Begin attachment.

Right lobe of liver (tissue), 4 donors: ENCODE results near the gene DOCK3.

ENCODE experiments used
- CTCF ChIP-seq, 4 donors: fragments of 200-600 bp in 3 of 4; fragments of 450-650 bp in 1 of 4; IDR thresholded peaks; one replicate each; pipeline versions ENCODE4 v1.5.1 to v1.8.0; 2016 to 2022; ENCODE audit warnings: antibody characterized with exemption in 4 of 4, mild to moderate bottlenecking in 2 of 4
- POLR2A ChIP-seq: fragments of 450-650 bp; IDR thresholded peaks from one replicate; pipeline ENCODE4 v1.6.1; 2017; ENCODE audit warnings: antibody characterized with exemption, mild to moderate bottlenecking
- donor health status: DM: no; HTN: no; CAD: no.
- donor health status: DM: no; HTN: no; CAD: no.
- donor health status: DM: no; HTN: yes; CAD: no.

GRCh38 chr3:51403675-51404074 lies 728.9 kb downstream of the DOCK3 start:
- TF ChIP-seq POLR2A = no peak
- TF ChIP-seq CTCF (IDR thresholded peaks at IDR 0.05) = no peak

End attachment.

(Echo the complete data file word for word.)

Right lobe of liver (tissue), 4 donors: ENCODE results near the gene DOCK3.

ENCODE experiments used
- CTCF ChIP-seq, 4 donors: fragments of 200-600 bp in 3 of 4; fragments of 450-650 bp in 1 of 4; IDR thresholded peaks; one replicate each; pipeline versions ENCODE4 v1.5.1 to v1.8.0; 2016 to 2022; ENCODE audit warnings: antibody characterized with exemption in 4 of 4, mild to moderate bottlenecking in 2 of 4
- POLR2A ChIP-seq: fragments of 450-650 bp; IDR thresholded peaks from one replicate; pipeline ENCODE4 v1.6.1; 2017; ENCODE audit warnings: antibody characterized with exemption, mild to moderate bottlenecking
- donor health status: DM: no; HTN: no; CAD: no.
- donor health status: DM: no; HTN: no; CAD: no.
- donor health status: DM: no; HTN: yes; CAD: no.

GRCh38 chr3:51403675-51404074 lies 728.9 kb downstream of the DOCK3 start:
- TF ChIP-seq POLR2A = no peak
- TF ChIP-seq CTCF (IDR thresholded peaks at IDR 0.05) = no peak